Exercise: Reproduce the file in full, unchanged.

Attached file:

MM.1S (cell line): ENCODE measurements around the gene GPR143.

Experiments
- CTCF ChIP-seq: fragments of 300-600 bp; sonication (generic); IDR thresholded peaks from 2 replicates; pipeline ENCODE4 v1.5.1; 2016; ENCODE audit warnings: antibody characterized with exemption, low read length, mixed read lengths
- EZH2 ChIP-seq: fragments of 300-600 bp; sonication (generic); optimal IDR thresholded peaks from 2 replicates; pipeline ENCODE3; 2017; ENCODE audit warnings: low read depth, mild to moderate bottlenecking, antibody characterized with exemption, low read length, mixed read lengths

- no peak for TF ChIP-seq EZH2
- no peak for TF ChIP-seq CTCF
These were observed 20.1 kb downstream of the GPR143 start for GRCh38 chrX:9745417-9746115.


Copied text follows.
MM.1S (cell line): ENCODE measurements around the gene GPR143.

Experiments
- CTCF ChIP-seq: fragments of 300-600 bp; sonication (generic); IDR thresholded peaks from 2 replicates; pipeline ENCODE4 v1.5.1; 2016; ENCODE audit warnings: antibody characterized with exemption, low read length, mixed read lengths
- EZH2 ChIP-seq: fragments of 300-600 bp; sonication (generic); optimal IDR thresholded peaks from 2 replicates; pipeline ENCODE3; 2017; ENCODE audit warnings: low read depth, mild to moderate bottlenecking, antibody characterized with exemption, low read length, mixed read lengths

- no peak for TF ChIP-seq EZH2
- no peak for TF ChIP-seq CTCF
These were observed 20.1 kb downstream of the GPR143 start for GRCh38 chrX:9745417-9746115.